• [0115]
    “deviceid” stores the name of the device 110 and links to a value in a device lookup table 553 described later with reference to FIG. 7;
  • [0116]
    Directory Element 533 is a container for the data from a directory connection. Primary difference between this and the Data element 537 is that the directory connections always have a consistent hierarchical schema.
  • [0117]
    Key Attributes:
  • [0118]
    “name” uniquely identifies the directory input. It will be the name attribute from one of the Directory elements in the application 308.
  • [0119]
    Children Elements:
  • [0120]
    Contains multiple Item elements 534, which in turn can have its own item elements and attribute elements 535. This defines an arbitrarily deep hierarchy of directory/profiling type data.
  • [0121]
    Data Element 533
  • [0122]
    The Data element is a container for the data from a data connection. The key is that it provides a way to store arbitrary XML document fragments within the RML.
  • [0123]
    Key Attributes:
  • [0124]
    “name” uniquely identifies the data. It will be the component id from one of the application 309 or form components 411.
  • [0125]
    Children elements:
  • [0126]
    It can contain any hierarchy and elements that is consistent with the schema defined in 305 for its components, connections, schema.
  • [0127]
    Referring to FIG. 6, there is shown generally at numeral 600, a schematic diagram of the subcomponents of the runtime processor 204. The runtime processor 204 includes transport components 619, an executive 620, transformation components 621, and form components 623. The operation of the runtime processor 204 to generate the RML is now described by referring to FIG. 7. In the following description the term “set” refer to the process of setting or populating pieces of the RML document. The process is described by the sequence of blocks 738 to 748. Block 738 is the entry into the processing.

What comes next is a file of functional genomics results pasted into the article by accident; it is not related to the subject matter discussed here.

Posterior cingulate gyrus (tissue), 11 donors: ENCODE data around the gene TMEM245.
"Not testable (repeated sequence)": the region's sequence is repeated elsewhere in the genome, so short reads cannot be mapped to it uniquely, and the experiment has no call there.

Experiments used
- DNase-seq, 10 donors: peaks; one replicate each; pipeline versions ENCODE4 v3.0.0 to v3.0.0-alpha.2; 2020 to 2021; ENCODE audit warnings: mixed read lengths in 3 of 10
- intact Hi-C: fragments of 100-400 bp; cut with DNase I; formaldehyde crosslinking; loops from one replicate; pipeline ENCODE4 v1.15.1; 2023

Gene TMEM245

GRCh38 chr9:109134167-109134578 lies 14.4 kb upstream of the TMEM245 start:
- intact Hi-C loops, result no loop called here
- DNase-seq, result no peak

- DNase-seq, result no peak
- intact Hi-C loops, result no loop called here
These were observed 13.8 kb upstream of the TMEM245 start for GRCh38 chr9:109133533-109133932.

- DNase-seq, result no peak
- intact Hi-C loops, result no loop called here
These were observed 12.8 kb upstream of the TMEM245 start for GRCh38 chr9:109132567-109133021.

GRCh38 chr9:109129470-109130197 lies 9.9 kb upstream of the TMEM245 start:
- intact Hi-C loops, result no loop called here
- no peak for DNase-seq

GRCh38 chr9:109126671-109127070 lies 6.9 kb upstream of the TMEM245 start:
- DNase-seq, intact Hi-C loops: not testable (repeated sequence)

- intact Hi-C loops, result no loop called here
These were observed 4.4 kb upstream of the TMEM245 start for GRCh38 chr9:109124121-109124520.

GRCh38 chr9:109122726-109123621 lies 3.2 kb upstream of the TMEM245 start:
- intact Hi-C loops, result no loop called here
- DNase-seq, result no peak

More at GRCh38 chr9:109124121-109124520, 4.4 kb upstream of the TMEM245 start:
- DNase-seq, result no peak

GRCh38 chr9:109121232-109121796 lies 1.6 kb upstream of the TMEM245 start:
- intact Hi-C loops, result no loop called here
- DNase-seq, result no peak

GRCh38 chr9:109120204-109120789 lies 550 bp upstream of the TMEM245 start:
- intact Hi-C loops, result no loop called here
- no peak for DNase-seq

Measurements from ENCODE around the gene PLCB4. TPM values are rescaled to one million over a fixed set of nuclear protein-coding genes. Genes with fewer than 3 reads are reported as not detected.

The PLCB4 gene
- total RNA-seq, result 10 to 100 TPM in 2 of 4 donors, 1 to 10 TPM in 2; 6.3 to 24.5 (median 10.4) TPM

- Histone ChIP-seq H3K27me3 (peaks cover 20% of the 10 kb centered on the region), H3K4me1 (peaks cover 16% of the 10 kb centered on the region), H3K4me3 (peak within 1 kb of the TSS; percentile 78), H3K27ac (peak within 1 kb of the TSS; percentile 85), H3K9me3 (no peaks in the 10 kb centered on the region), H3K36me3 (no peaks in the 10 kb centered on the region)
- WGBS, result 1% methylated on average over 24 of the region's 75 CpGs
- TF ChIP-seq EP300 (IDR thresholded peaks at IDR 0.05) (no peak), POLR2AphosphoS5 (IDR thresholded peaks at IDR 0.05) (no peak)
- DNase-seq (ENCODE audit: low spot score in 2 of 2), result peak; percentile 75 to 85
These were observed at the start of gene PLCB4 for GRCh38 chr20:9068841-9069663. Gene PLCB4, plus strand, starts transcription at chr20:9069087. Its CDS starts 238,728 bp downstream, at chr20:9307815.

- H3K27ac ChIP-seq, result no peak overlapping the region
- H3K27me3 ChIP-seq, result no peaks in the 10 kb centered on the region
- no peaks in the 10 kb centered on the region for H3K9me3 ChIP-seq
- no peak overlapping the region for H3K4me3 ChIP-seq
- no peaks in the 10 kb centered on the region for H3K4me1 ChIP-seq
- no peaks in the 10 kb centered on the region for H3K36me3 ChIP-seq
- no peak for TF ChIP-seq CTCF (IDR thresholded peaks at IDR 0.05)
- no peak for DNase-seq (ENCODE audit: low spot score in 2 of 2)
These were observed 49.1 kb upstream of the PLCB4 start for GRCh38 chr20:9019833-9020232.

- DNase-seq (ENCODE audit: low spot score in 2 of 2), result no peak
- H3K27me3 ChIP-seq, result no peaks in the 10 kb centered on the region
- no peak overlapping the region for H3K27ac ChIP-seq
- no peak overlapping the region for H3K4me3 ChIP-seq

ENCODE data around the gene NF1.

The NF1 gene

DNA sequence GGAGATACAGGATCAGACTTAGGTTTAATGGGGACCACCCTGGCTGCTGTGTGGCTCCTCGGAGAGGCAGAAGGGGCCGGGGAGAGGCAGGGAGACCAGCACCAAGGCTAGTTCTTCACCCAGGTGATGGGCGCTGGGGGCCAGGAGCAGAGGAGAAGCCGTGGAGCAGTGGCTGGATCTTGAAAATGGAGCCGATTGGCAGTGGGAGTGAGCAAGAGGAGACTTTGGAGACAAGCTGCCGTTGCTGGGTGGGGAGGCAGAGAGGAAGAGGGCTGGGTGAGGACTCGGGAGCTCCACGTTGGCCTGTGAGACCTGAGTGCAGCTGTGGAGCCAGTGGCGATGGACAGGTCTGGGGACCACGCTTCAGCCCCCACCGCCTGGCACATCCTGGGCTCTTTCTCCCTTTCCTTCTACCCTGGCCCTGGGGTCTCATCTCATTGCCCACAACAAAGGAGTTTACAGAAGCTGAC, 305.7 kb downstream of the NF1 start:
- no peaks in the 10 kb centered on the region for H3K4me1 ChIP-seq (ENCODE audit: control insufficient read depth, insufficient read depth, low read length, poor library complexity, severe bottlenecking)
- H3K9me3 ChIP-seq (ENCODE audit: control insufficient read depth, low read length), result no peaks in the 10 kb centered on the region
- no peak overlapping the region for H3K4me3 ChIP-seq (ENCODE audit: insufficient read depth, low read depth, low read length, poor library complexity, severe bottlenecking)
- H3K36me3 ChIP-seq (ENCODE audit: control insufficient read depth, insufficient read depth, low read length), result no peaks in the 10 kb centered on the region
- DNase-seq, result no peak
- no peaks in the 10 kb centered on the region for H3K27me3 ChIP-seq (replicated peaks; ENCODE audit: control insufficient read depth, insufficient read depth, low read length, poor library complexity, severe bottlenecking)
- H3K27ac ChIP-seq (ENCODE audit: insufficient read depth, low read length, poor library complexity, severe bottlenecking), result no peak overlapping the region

• [0128]
    At step 738, the transport component receives a call from the requesting device generated through some sort of URL. The transport component 619 processes the incoming HTTP request and extracts amongst others the following values, which are used to populate the appropriate sections of the RML structure 500. The values it extracts are:
  • [0129]
    The value of the “_SQAPPID” variable in query string/post/cookie is placed into the session element 529 “appid” attribute;
  • [0130]
    The value of the “_SQFORMID” variable in query string/post/cookie is placed into the session element 29 “fromformid” attribute;
  • [0131]
    The value of the “_ACTIONID” variable in query string/post/cookie is placed into the session element 29 “actionid” attribute; and
  • [0132]